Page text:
• That it is important to speak, understand, and preserve the language of our ancestors

  • That all the Creator’s gifts need to be acknowledged and respected.
    (eg. Pipe, drum, medicines, etc…)

  • That family is important

  • The role of men and women be respected and honoured

  • That the community is responsible for raising a child

  • That our traditional teachings, beliefs, values and customs need to be preserved

  • That we should retain our non-political perspective and treat all people equally

  • That we reintroduce past practices and traditional ceremonies such as The Rites of Passage and the Elder’s Helpers/Apprentices Program and these should be done in a traditional manner

  • That we need to establish a standard by which our community can determine for themselves who is or is not an Elder

  • That this standard be known as the Code of Conduct and/or the Code of Ethics

 

CODE OF ETHICS/ CODE OF CONDUCT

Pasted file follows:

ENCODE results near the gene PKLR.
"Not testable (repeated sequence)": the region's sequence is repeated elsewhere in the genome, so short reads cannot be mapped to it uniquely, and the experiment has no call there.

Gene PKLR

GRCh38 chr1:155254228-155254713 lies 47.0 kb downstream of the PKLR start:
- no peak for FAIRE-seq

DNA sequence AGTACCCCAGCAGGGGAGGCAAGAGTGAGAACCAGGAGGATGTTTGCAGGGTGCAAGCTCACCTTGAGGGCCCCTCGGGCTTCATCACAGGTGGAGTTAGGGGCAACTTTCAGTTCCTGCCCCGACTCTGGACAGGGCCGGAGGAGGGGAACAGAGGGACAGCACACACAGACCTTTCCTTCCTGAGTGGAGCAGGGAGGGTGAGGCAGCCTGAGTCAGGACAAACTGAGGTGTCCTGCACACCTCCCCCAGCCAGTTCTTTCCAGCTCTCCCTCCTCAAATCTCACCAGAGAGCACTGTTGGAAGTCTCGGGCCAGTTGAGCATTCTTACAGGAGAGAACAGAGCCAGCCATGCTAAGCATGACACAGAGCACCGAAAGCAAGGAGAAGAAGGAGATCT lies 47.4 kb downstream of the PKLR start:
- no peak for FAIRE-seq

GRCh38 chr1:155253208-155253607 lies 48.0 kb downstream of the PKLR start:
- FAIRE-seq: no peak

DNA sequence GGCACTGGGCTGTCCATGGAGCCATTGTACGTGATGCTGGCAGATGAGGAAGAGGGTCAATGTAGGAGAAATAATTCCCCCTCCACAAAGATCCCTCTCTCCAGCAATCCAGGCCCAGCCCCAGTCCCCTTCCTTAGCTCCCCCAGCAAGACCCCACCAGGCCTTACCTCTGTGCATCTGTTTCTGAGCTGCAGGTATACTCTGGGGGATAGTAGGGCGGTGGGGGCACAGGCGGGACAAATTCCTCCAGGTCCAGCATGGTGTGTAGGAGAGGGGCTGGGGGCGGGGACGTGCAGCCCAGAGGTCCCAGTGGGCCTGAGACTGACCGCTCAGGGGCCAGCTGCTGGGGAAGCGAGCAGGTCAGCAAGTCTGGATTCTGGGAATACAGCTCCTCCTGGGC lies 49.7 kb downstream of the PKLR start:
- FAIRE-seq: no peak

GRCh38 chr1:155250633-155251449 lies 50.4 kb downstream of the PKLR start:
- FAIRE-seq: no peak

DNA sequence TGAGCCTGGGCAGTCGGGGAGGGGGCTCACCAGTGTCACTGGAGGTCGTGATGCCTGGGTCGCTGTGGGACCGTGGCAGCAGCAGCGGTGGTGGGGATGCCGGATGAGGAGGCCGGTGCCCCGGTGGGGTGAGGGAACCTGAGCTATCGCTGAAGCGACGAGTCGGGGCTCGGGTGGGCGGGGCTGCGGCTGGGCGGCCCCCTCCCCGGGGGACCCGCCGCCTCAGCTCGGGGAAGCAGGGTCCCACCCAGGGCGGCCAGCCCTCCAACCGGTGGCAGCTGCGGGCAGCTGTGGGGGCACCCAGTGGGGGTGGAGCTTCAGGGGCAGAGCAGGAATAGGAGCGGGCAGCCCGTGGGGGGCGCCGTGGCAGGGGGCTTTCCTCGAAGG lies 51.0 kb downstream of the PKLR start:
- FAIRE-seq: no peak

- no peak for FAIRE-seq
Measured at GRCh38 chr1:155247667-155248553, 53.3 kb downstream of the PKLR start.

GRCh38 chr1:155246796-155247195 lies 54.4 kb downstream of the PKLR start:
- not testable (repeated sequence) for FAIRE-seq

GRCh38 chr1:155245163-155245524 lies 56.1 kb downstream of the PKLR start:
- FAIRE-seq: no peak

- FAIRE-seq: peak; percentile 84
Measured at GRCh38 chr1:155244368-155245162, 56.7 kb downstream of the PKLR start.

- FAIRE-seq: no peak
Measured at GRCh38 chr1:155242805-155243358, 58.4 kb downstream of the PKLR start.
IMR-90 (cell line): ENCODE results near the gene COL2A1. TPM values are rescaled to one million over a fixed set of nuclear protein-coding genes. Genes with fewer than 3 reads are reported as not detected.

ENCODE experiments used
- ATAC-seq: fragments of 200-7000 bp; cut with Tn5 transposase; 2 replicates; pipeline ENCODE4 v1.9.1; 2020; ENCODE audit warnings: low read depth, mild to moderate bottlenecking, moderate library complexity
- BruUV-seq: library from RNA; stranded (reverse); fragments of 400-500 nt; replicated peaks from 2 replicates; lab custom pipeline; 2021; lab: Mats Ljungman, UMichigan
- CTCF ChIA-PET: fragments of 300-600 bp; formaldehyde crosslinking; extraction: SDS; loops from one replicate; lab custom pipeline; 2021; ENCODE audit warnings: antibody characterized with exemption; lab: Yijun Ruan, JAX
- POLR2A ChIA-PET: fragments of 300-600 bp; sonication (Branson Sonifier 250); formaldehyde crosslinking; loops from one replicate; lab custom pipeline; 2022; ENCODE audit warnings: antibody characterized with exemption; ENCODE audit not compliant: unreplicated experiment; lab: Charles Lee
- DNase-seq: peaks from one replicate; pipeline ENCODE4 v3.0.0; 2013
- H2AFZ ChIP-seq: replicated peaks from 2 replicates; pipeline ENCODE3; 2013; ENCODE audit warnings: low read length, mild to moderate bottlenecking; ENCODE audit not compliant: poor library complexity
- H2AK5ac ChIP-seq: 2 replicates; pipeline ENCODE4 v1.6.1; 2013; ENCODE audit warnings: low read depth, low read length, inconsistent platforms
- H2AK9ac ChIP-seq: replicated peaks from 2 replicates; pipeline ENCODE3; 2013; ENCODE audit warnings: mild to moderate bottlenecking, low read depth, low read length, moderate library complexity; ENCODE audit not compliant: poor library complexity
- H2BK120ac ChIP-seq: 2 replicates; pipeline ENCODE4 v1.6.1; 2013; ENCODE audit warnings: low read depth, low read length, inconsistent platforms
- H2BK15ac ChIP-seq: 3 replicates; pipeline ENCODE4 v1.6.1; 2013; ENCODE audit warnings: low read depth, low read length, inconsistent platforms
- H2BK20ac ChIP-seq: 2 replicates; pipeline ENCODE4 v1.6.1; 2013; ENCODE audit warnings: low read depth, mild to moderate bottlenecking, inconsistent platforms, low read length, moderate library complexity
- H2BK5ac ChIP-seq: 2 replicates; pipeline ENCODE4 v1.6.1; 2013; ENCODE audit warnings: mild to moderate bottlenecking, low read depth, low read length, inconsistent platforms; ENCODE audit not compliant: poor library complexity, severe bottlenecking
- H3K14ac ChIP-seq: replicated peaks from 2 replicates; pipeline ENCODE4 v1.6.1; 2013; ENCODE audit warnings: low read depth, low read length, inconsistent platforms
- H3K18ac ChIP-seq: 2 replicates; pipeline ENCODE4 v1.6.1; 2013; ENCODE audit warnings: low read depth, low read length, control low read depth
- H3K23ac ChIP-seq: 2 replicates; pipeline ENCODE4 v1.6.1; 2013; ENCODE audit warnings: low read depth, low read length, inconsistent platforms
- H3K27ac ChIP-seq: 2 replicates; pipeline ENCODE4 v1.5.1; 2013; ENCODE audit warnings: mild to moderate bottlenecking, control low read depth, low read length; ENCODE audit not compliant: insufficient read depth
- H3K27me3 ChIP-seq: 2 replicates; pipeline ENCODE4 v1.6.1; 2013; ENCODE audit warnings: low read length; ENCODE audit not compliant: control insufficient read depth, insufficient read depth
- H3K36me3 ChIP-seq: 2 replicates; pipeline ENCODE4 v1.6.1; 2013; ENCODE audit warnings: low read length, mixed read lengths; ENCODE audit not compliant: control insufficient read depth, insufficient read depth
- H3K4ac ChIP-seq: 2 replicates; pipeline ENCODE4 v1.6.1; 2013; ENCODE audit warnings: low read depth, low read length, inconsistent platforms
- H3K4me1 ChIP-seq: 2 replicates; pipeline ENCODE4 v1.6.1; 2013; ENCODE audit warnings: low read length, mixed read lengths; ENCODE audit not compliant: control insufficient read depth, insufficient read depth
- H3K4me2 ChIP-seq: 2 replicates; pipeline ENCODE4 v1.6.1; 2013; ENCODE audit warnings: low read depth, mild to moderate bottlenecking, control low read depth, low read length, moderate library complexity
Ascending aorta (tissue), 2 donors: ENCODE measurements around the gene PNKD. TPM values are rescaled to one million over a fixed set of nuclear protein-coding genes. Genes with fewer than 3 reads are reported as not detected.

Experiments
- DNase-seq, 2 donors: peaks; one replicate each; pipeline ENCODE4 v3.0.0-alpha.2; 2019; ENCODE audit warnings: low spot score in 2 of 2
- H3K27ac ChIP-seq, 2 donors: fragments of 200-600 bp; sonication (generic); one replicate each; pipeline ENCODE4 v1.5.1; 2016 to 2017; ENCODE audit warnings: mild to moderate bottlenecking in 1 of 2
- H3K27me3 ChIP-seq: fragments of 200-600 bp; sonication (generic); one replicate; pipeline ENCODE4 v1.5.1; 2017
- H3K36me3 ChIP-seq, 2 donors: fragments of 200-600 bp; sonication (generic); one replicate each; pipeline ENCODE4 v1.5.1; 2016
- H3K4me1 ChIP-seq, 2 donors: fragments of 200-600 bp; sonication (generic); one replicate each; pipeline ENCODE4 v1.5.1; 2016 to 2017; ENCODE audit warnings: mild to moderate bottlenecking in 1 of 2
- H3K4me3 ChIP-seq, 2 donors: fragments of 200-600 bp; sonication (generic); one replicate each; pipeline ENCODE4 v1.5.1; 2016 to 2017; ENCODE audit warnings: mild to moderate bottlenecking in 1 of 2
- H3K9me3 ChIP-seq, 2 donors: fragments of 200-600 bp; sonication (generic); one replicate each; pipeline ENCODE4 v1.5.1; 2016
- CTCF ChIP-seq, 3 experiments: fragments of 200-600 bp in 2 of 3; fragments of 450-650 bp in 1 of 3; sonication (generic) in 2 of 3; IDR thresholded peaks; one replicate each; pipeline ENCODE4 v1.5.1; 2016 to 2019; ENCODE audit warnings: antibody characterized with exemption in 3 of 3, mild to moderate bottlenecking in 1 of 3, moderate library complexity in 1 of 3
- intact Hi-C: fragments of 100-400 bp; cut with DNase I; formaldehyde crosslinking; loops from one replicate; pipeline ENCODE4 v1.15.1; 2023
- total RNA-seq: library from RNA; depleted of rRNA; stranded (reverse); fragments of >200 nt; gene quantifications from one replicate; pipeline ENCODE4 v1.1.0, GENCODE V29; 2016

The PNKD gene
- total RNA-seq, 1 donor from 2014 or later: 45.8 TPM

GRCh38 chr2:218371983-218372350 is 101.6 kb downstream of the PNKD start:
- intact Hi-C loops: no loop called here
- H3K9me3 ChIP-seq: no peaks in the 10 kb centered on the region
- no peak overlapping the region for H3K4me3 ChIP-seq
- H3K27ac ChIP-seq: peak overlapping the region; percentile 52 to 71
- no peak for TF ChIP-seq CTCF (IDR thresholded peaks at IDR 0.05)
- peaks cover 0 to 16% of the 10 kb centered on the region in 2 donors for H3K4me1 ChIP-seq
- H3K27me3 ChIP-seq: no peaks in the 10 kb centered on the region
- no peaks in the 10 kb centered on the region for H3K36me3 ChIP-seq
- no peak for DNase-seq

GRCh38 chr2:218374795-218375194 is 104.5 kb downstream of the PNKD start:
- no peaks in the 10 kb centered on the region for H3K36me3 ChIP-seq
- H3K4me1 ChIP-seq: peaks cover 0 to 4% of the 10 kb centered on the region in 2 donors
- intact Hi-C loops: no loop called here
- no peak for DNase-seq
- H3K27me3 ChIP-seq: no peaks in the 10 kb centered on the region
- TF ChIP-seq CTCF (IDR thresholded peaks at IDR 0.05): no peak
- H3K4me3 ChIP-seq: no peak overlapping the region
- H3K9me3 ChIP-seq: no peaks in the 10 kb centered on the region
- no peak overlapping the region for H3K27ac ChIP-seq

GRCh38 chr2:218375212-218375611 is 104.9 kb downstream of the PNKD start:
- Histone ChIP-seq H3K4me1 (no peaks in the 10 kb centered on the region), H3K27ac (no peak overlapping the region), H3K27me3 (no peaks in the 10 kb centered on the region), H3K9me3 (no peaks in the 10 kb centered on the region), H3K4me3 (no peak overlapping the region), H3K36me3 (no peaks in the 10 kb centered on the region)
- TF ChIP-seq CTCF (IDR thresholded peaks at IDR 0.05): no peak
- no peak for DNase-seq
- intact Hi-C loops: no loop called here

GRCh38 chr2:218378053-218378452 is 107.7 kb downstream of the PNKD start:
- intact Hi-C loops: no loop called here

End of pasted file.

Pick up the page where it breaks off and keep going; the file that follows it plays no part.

Definition: a series and / or group of standards by which one is to regulate one’s behavior in accordance with traditional beliefs, practices, and values.

 

  • Living by example (eg talk the talk, walk the walk )

  • Attitude towards women should be one of Respect, Sharing, and Caring, and in accordance to the re-teachings, nurturing, non-judgmental

  • Realizing, acknowledging and accepting one’s limitations and those with whom one interacts

  • Teachings must be lived and teachers should teach only that which they know

  • Teachers should teach to instruct, inspire, and inform never to convert

  • It should be noted that our teachings always deal with the mind, body, spirit in a holistic way, never as separate systems.

  • Teachers/ healers/ helpers should be held accountable by their peers and by the community at large to uphold the highest standard of conduct and behavior. The elders councils should therefore establish processes whereby any breaches of conduct can be dealt with and the community informed.